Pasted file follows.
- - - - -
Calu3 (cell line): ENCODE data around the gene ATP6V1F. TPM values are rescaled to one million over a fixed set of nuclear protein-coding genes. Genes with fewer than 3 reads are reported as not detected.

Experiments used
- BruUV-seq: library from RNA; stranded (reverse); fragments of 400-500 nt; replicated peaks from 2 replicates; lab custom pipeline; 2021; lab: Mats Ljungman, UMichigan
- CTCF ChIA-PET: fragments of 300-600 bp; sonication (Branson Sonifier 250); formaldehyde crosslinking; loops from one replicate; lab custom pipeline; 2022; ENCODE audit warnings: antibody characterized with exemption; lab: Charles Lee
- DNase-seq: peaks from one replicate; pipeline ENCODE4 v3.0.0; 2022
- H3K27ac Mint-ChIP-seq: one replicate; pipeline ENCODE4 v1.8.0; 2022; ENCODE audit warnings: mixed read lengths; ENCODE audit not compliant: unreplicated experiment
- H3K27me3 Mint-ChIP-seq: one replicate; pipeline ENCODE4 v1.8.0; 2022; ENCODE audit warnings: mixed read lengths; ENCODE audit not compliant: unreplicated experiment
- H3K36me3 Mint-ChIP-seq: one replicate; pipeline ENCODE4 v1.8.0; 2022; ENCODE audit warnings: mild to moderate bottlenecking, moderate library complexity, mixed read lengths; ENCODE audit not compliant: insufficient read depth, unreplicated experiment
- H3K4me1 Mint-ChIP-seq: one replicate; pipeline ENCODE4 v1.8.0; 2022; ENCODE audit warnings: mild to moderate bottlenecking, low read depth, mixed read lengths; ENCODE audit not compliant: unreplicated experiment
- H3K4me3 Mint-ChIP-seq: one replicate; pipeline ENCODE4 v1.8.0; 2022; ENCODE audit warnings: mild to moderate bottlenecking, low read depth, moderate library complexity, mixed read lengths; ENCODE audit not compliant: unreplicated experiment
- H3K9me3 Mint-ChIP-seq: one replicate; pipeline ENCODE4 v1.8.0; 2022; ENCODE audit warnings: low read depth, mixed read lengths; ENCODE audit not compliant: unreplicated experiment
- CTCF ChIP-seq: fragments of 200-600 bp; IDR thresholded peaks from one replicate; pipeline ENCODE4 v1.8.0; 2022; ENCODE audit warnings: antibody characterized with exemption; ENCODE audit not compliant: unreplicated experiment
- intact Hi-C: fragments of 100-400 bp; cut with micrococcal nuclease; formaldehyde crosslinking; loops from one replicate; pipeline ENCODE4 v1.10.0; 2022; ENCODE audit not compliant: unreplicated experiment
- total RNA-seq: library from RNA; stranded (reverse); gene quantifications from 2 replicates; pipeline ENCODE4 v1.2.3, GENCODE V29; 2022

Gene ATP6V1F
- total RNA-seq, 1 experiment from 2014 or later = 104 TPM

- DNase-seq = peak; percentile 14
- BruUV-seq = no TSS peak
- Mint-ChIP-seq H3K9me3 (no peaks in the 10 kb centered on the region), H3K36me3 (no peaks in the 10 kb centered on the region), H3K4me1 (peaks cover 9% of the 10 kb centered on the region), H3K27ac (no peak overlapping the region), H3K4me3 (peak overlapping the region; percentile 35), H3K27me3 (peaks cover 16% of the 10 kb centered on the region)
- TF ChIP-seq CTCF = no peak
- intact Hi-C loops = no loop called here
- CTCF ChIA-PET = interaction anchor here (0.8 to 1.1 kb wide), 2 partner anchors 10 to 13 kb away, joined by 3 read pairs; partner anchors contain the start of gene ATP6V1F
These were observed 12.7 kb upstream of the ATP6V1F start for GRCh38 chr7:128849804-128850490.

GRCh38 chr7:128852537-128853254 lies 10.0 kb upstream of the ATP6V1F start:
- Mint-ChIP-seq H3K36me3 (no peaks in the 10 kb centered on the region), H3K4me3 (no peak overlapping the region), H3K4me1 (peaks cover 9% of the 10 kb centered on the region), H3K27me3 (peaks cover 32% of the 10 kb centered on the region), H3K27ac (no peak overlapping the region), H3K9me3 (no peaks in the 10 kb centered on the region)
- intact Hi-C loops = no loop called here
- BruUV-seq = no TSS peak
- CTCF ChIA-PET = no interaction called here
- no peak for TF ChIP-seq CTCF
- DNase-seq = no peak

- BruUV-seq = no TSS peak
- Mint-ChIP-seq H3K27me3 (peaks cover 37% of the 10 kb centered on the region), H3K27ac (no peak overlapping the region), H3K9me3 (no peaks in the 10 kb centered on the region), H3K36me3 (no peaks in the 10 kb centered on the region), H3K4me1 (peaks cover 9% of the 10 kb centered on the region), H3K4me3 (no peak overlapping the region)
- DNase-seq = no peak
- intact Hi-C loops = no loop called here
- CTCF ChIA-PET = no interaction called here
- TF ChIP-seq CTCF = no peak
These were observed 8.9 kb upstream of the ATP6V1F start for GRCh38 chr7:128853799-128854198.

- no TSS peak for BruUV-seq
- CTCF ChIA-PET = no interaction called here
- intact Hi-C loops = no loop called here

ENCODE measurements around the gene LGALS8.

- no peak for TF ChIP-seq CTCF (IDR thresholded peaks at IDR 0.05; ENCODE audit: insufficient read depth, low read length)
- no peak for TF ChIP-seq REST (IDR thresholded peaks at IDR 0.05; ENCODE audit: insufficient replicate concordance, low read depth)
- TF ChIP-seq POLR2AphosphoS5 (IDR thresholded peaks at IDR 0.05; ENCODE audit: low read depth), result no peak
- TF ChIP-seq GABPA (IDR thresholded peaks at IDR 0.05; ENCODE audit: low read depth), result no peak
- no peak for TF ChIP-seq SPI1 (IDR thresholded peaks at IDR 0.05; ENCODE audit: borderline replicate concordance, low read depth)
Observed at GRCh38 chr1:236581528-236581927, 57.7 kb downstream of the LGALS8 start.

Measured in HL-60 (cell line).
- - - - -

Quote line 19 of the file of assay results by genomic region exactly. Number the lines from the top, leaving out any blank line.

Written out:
- Mint-ChIP-seq H3K9me3 (no peaks in the 10 kb centered on the region), H3K36me3 (no peaks in the 10 kb centered on the region), H3K4me1 (peaks cover 9% of the 10 kb centered on the region), H3K27ac (no peak overlapping the region), H3K4me3 (peak overlapping the region; percentile 35), H3K27me3 (peaks cover 16% of the 10 kb centered on the region)